I think it’s really cool when you describe how you visualize your art, because it puts photography as this medium that can create feelings in you as a photographer and somebody watching. I definitely get a feeling from some of the pieces that you do. What is it about photography specifically, you think, that allows that process of feeling to happen?

I think photography specifically is literally just trying to capture something with the clearest, most pure vision, to me that’s what it is. It’s something in its purest form, because it’s real life. Getting a really clean-cut image is like looking at it with your own eyes, you know what I’m saying? I try to do that with the camera — like you’re literally sitting next to the person, or standing in front of the person. I try to have a still image in its purest form, so just making it seem like you’re right there with it. That’s the vibe. I try to never post blurry photos. I don’t care how hard I’ve worked, if they all come out blurry it’s not happening, because you can’t feel nothing from that really.

That’s crazy, because whenever I look at your page, the clarity is always something that struck me. You use film but also digital, so it was cool to see that film can hold that same quality and make photos seem fuller, for some reason.

Film, I just got into it, and the first few times I posted film I shot I was literally posting it right off the scans. Then, one day I sat there and edited the picture, and I was like, woah, you can make film look like it’s digital, seriously. So, the editing process with that is pretty much the same as digital.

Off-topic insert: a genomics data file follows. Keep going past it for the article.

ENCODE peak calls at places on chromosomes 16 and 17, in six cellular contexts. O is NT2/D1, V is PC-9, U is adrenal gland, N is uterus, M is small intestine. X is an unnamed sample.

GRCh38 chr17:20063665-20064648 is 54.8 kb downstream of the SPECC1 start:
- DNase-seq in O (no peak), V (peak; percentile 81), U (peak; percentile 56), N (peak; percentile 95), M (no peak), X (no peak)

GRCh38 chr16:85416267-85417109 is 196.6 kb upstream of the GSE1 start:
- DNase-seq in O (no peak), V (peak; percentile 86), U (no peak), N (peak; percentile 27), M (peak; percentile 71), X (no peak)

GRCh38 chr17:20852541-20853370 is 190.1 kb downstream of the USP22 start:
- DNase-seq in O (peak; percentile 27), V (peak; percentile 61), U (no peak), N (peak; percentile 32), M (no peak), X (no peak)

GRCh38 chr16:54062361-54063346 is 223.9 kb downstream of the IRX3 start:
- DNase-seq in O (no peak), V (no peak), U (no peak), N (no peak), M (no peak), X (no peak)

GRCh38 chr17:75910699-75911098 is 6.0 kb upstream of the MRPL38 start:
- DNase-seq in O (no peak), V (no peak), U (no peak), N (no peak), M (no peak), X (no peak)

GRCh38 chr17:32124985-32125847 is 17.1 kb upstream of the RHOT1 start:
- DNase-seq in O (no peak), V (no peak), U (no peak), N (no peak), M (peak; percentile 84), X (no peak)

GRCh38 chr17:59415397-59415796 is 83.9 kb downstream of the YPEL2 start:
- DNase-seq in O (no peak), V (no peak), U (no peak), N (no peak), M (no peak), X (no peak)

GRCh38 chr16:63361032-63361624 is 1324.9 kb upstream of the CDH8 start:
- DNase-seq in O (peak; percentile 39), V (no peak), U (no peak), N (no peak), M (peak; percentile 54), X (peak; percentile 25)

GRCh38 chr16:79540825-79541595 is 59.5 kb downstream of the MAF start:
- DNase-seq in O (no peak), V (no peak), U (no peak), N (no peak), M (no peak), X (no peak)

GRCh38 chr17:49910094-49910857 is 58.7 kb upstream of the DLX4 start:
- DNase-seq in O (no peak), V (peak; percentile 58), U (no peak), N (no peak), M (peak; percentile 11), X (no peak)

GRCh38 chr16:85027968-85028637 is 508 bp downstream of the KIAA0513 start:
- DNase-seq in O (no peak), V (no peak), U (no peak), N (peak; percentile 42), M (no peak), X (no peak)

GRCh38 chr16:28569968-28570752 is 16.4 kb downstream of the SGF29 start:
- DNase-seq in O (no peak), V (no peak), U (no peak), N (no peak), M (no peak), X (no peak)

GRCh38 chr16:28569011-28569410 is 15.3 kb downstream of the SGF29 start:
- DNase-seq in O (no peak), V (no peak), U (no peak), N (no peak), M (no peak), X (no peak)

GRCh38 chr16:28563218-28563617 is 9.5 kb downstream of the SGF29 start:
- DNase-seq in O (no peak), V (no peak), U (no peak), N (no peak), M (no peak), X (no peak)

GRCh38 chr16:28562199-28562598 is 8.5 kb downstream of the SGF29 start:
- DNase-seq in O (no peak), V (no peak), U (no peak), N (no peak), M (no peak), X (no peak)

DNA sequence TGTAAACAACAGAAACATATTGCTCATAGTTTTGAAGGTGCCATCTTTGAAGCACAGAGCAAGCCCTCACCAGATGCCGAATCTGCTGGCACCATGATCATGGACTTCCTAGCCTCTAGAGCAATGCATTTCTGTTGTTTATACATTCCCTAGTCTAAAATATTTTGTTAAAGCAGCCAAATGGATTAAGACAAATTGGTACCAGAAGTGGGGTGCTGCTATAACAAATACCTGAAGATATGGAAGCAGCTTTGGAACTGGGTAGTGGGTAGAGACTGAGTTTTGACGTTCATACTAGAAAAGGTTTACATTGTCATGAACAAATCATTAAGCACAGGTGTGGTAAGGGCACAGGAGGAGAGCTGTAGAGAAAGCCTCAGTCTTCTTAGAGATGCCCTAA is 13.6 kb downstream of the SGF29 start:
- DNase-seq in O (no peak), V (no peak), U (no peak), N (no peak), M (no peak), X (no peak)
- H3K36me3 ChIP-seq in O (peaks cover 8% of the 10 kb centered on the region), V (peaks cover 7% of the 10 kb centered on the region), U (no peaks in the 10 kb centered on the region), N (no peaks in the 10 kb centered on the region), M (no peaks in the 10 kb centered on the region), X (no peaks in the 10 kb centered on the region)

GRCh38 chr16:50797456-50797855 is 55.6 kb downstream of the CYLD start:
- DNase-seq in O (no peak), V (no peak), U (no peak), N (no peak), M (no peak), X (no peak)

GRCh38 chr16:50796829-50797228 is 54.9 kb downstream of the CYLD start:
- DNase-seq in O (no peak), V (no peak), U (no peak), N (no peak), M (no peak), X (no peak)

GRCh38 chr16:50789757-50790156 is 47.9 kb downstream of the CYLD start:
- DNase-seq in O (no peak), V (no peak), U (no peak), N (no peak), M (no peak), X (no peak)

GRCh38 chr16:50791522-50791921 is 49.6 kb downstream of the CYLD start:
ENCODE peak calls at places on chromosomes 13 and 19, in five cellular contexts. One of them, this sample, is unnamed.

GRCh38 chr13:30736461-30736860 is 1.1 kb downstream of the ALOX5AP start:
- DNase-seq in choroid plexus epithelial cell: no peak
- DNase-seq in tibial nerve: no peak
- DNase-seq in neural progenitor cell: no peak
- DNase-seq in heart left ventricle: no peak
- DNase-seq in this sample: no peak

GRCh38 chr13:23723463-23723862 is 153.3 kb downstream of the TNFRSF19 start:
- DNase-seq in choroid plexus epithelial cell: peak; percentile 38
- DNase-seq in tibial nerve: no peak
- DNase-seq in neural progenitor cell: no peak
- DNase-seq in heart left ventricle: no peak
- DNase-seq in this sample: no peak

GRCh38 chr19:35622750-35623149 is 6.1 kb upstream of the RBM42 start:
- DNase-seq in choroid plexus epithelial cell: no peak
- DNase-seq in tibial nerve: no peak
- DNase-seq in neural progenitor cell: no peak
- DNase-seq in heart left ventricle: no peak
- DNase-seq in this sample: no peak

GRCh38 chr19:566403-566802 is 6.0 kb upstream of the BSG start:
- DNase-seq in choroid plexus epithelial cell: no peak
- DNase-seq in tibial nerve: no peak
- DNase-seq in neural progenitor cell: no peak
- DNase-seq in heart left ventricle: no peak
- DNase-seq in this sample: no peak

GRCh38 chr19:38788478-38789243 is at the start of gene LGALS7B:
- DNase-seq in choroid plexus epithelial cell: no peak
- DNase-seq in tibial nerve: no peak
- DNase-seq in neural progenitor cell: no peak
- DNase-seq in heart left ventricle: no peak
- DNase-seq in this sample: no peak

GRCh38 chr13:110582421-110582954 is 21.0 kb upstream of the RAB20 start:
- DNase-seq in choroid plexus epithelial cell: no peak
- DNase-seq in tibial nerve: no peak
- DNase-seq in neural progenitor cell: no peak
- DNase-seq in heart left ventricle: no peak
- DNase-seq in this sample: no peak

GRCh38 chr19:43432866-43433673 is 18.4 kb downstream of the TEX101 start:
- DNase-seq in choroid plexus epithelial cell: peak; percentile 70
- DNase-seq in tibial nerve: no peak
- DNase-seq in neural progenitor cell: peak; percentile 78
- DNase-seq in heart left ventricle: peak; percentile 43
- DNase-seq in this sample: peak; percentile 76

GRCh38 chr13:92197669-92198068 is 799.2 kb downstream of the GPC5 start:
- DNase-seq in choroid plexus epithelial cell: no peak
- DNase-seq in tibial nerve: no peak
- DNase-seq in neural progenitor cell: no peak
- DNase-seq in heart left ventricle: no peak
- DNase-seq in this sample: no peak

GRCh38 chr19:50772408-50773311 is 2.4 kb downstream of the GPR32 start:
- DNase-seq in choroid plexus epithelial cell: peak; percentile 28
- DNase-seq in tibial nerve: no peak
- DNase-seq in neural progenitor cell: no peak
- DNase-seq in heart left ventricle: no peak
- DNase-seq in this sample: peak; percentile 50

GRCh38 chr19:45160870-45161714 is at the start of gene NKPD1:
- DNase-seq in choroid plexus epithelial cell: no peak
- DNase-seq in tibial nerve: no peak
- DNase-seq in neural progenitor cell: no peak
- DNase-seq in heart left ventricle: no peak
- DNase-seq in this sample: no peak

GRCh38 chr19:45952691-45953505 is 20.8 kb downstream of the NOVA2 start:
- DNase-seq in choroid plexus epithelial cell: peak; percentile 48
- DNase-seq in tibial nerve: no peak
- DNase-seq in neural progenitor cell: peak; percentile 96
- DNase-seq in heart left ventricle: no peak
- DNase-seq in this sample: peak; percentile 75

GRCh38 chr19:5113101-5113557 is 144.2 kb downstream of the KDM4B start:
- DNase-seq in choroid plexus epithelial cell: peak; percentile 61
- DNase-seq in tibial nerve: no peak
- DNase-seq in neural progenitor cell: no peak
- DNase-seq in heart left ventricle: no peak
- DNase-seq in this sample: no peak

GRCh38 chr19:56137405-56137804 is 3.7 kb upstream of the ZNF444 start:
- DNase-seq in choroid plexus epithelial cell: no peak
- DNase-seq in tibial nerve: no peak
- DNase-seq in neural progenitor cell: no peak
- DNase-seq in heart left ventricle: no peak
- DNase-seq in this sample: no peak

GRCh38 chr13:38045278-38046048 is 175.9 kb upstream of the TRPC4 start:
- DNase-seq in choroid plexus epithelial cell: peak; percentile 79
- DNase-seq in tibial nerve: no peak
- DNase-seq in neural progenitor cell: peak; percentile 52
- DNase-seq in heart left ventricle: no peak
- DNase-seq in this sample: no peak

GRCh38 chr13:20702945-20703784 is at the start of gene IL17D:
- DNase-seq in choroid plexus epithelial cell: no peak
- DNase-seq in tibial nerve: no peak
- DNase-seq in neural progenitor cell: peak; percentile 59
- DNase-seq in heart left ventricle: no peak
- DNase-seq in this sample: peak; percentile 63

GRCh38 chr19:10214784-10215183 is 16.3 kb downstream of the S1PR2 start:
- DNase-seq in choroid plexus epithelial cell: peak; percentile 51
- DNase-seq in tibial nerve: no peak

What shoot, experience, was the most the most affirming experience for you personally? The moment where you realized that this is what I love to do?

I’ve loved it for a while, but most recently did I actually get affirmed that this is what I’m going to really invest and give my all into, was when I shot Antoine [below] in front of those walls in Dumbo. That had to be the most affirming shoot. While I was shooting it, it felt great, but once I actually got the pictures back and looked at them, I was just like, I’m actually doing a really good job at this and this is something I really want to do. I felt great about it. But like I said, I’ve only been shooting for a year, so I started taking it really seriously recently, probably like 6 months ago.

Where do you want this to go in the future, if you have you thought about it at all?